The reasons for and the benefits of building in a more sustainable way are obvious. So, we won’t go into those here. But building in a more sustainable way can be tricky when working on a typical London home. It’s certainly something that requires some thought, planning and commitment. This article pulls together a few of our thoughts on the realities of insulation when trying to build in a more sustainable way.
Passivhaus is the ‘gold standard’ of energy efficient housing. As a Passivhaus certified tradesperson our director Sam knows the benefit of installing insulation. Updates to the building regulations in 2022 mean, among other things, that more insulation than was previously required needs to be installed when building or extending houses. As a very broad guide the amount of insulation required has increased by around 50mm (please note this differs depending on the situation and application). Whilst the levels of insulation required are greater, they are still not to the levels required in a Passivhaus. This can only be a good thing, but it does have knock on effects to how we build. Walls need to be thicker, ceilings and roof build ups need to be deeper. All of this requires thought to ensure that the spaces we build work for our clients.
There are increasingly more sustainable insulation products on the market, from wood fibre to sheep’s wool and a lot of others in between. Generally speaking to make these insulations as effective as PIR insulation, which is the common insulation type used in buildings, the thickness required will be significantly more. For example to achieve the same u-value, the measure of thermal transmittance, you would require roughly double the thickness of wood fibre insulation compared to PIR insulation.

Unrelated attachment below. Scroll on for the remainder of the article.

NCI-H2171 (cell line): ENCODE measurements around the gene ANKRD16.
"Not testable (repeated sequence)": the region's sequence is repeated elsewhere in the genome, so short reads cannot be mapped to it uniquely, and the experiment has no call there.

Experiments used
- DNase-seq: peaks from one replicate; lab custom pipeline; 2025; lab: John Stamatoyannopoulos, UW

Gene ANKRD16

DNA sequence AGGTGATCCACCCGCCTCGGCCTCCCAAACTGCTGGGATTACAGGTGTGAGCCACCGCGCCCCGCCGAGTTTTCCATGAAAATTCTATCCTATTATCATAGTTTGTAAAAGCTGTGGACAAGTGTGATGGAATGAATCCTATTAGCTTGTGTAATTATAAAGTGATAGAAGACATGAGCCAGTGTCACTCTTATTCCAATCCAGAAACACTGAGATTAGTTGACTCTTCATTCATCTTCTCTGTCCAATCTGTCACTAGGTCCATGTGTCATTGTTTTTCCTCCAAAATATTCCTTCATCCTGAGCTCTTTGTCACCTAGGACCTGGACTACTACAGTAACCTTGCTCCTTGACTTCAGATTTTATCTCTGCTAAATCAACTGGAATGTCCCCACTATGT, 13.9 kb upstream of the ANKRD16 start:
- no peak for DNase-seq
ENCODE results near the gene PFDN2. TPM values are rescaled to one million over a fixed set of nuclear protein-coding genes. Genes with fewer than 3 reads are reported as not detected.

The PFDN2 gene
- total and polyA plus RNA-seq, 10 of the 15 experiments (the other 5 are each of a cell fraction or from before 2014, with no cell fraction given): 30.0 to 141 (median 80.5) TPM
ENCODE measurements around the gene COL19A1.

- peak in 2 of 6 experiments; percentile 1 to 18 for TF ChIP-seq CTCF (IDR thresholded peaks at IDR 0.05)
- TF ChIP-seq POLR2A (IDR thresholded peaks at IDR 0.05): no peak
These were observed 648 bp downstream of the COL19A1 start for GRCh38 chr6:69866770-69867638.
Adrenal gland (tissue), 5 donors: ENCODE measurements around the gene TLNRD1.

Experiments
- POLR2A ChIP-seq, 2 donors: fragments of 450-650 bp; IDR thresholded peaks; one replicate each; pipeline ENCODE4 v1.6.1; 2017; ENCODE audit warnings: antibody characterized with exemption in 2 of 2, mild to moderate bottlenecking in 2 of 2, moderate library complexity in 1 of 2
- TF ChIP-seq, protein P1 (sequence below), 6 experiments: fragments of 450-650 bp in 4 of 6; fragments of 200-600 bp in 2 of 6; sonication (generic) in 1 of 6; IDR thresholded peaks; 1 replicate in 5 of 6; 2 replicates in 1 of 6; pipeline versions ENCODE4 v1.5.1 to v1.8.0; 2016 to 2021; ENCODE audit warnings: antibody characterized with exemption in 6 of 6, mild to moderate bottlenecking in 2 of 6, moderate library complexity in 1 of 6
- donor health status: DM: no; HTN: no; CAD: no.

We are members of AECB – the Association for Environment Conscious Building, and so to us the benefits of using these sustainable insulations are clear. It’s also something that we love to be involved in! Saying that, we’re also practically minded builders. In addition to greater insulation thicknesses, these insulations typically cost more as they are not widely used. Hopefully one day this will change, but in the meantime it means that there is a real debate to be had on each project around cost, space, sustainability, and recyclability of the insulation used.
In practice, perhaps the answer for now is using a blend of different insulations within a build: PIR insulation in a loft conversion where head height is tight. Wood fibre when upgrading existing elements of the building and insulation made from recycled bottles in unused loft spaces.
In our opinion the most likely direction of travel in the insulation industry is that growing pressure from sustainable alternatives and from the desires of the general public will mean that the existing ‘big boys’ of the insulation world are forced to make their products using materials recycled from waste products in the construction industry. So, we’ll keep using the same products, but they will be more sustainable. Fingers crossed.